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Religion news in brief
Pope to Koreas: Avoid `fruitless' shows of force
SEOUL, South Korea (AP) - Pope Francis called Thursday for renewed efforts to forge peace on the war-divided Korean Peninsula and for both sides to avoid "fruitless" criticisms and shows of force, opening a five-day visit to South Korea with a message of reconciliation as Seoul's rival, North Korea, fired five projectiles into the sea.
North Korea has a long history of making sure it is not forgotten during high-profile events in the South, and Thursday's apparent test firing off its eastern coast made its presence felt.
In the first speech of his first trip to Asia, Francis told South Korean President Park Geun-hye and government officials that peace required forgiveness, cooperation and mutual respect. He said diplomacy must be encouraged so that listening and dialogue replace "mutual recriminations, fruitless criticisms and displays of force."
Neither Francis nor Park referred to North Korea's firings in their public remarks. It was the first papal visit to South Korea in a quarter century.
Gay SD prep coach will keep job at private school
DELL RAPIDS, S.D. (AP) - A volleyball coach at a private Catholic school in South Dakota who has publicly announced he's gay says he's being allowed to keep his job.
Nate Alfson announced he was gay last week on the website http://www.outsports.com and later said he was concerned about his future with St. Mary High School. He is believed to be the first openly gay high school coach in South Dakota.
Alfson met with school officials Tuesday and later said in an email to http://www.outsports.com and on his Facebook page that he will not lose his job.
"The meeting with the school went great," he said in his email. "We talked about being on the same page as each other and that they were willing to walk through this with me and support me."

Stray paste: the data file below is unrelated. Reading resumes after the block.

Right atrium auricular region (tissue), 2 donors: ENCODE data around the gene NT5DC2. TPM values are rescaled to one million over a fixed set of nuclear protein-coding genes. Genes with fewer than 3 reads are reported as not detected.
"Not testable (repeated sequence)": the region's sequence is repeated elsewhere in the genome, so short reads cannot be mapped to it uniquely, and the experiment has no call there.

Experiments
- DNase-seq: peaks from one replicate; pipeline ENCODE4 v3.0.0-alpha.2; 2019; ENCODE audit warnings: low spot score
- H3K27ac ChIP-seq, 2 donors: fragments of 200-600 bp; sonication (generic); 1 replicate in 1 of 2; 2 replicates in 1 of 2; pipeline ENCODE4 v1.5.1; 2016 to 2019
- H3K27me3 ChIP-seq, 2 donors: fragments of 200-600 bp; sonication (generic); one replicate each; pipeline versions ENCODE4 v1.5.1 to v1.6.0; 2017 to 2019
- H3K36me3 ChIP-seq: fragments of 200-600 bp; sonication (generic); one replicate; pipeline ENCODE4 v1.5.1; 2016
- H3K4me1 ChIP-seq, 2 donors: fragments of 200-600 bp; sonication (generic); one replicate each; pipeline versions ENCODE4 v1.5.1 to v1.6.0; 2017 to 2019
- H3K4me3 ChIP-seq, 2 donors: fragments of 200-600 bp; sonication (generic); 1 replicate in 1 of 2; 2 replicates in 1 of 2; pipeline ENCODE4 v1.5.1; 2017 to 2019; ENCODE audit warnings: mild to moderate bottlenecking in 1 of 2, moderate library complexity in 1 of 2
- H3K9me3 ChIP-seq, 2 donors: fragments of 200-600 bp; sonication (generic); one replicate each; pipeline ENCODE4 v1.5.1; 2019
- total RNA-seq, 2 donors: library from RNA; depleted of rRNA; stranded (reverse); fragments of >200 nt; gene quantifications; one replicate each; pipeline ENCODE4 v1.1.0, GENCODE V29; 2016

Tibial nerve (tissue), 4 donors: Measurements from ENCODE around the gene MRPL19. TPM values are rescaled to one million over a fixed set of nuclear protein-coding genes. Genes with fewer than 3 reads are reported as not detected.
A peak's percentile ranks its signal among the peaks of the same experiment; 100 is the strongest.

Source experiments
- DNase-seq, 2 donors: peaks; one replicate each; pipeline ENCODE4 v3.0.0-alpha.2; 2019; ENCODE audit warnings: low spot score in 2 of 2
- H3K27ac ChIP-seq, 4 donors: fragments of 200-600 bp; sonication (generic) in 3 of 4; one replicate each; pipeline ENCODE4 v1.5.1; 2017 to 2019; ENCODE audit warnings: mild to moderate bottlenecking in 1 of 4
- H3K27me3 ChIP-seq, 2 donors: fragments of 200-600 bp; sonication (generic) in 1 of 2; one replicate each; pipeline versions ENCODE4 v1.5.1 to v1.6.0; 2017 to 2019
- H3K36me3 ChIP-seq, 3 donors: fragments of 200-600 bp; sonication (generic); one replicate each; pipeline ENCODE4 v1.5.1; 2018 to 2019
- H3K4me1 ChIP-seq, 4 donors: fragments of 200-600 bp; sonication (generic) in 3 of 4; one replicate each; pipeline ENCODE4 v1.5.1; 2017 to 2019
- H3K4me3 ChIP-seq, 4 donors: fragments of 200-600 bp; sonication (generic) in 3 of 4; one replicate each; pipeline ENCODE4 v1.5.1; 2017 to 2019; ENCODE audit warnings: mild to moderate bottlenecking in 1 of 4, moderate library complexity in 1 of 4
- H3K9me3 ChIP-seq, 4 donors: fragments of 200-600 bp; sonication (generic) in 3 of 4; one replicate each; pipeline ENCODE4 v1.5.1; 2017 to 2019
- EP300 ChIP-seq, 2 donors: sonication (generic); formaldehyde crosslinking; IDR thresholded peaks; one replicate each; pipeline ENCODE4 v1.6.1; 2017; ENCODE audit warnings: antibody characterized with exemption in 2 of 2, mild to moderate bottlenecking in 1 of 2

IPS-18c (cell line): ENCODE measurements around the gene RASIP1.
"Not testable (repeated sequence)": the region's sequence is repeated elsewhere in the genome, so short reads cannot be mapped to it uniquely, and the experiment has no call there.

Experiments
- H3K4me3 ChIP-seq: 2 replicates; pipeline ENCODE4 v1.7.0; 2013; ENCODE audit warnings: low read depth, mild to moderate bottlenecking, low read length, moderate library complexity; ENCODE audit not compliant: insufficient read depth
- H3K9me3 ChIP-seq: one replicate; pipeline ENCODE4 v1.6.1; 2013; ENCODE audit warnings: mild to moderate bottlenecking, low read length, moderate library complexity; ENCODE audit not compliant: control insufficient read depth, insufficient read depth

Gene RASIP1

The Roman Catholic Diocese of Sioux Falls issued a statement Tuesday night saying "all persons, whatever their attraction, are to be treated with respect, compassion and justice," the Argus Leader newspaper reported.
India sets age limit for Krishna birthday pyramids
NEW DELHI (AP) - India's top court said Thursday that children as young as 12 can climb atop towering human pyramids in a popular Hindu celebration that has seen deaths and injuries in past years.
Devotees celebrate the birthday of the child-god Krishna each August by forming a pyramid with the last climber, usually a child, clambering to the top to break the "dahi handi," an earthen pot filled with curd. It honors Krishna's effort to steal butter.
Hundreds of thousands of cheering people join the ceremony every year, but several children are killed, injured or disabled in falls from pyramids that can reach 40 feet high.
A court in Mumbai last week set the country's first age limit for participants at 18. The Mumbai court also said the pyramids must not exceed 20 feet.
But the Supreme Court put that ruling on hold Thursday and said children who've reached their 12th birthday can participate. It will give its final verdict in the case after hearing arguments of the petitioners, rights activists and the government.
Judge: Inmates entitled to meals during Ramadan
DES MOINES, Iowa (AP) - A federal judge has ruled that two Iowa prison inmates must be provided nightly meals and chapel time during Ramadan and allowed the same religious accommodations as other Muslims.
The inmates, Michael Williams-El and James Blair-Bey, sued prison officials in 2012 when they were at the Iowa State Penitentiary in Fort Madison.
Magistrate Judge Thomas Shields said in a Tuesday ruling that federal law requires the men to be able to participate in their religion. He said prison officials may prevent them from taking scented oil into cells for security reasons and are not required to replace beans with soy or other meat substitutes.
The men identify themselves as members of the Moorish Science Temple of America. In 2012, they were denied participation in Ramadan activities by the prison Imam who says their beliefs are contrary to traditional Islam.
Va. mosque vandalized; hate-crime probe sought
MANASSAS, Va. (AP) - A Muslim rights group is asking the FBI and local police to investigate whether vandalism at a Virginia mosque was a hate crime.
The Manassas Mosque on Center Entrance Drive was vandalized some time between late Monday night and early Tuesday morning. Vandals sprayed orange paint on the windows and wrote an obscenity. A window and door were also damaged.
Prince William County Police say the damage itself does not indicate a hate crime, but that an investigation could uncover a hate crime if the intent of the vandals can be determined.
The Council on American-Islamic Relations asked police and the FBI to investigate whether a hate crime occurred.
Prince William County Police were offering a reward of up to $1,000 for information leading to an arrest.